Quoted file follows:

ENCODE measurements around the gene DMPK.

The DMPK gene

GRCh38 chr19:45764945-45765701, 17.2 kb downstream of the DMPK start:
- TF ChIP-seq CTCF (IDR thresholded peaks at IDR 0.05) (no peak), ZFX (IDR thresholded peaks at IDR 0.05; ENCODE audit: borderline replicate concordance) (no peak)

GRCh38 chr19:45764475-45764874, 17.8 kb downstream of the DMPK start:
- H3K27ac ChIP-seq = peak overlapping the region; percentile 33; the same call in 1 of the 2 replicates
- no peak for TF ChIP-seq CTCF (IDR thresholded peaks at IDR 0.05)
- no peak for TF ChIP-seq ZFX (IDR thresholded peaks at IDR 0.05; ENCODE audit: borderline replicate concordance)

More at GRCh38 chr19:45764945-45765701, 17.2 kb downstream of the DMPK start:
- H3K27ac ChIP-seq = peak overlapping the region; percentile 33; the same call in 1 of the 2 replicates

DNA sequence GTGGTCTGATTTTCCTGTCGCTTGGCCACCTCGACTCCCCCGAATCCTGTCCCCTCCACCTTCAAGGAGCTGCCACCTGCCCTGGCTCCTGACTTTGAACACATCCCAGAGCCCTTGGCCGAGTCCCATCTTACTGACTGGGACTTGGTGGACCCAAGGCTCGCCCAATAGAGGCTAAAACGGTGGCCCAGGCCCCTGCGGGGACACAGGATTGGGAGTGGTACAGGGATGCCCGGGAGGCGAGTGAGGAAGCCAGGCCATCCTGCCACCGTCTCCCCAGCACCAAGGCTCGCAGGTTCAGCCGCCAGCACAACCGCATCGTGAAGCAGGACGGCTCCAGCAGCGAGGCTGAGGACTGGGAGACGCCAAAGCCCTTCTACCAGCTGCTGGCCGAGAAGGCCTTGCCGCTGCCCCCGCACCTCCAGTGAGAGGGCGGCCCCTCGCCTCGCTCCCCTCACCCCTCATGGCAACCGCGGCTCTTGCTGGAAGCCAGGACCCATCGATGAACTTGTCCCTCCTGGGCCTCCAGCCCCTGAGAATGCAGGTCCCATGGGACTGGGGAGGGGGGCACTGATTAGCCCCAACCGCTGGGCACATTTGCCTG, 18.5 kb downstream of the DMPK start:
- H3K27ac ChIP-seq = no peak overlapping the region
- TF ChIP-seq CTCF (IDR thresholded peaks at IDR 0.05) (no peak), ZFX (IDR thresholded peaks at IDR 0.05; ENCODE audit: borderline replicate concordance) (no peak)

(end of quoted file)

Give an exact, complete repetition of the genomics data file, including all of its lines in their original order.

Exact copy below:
ENCODE measurements around the gene DMPK.

The DMPK gene

GRCh38 chr19:45764945-45765701, 17.2 kb downstream of the DMPK start:
- TF ChIP-seq CTCF (IDR thresholded peaks at IDR 0.05) (no peak), ZFX (IDR thresholded peaks at IDR 0.05; ENCODE audit: borderline replicate concordance) (no peak)

GRCh38 chr19:45764475-45764874, 17.8 kb downstream of the DMPK start:
- H3K27ac ChIP-seq = peak overlapping the region; percentile 33; the same call in 1 of the 2 replicates
- no peak for TF ChIP-seq CTCF (IDR thresholded peaks at IDR 0.05)
- no peak for TF ChIP-seq ZFX (IDR thresholded peaks at IDR 0.05; ENCODE audit: borderline replicate concordance)

More at GRCh38 chr19:45764945-45765701, 17.2 kb downstream of the DMPK start:
- H3K27ac ChIP-seq = peak overlapping the region; percentile 33; the same call in 1 of the 2 replicates

DNA sequence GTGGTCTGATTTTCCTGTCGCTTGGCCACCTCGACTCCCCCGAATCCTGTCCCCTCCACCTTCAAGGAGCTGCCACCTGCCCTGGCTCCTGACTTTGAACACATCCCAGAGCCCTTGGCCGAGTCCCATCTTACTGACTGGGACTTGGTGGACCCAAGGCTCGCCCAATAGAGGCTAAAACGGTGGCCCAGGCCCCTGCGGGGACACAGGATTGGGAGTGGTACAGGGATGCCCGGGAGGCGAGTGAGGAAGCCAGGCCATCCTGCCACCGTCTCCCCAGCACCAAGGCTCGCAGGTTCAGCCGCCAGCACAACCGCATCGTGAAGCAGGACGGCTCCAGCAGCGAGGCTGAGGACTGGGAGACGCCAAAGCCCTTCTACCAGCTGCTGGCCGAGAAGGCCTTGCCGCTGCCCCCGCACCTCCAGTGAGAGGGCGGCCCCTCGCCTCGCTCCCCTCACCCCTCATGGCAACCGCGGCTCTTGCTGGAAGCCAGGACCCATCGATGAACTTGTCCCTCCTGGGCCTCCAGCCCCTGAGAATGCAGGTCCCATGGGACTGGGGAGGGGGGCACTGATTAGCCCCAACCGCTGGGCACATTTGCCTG, 18.5 kb downstream of the DMPK start:
- H3K27ac ChIP-seq = no peak overlapping the region
- TF ChIP-seq CTCF (IDR thresholded peaks at IDR 0.05) (no peak), ZFX (IDR thresholded peaks at IDR 0.05; ENCODE audit: borderline replicate concordance) (no peak)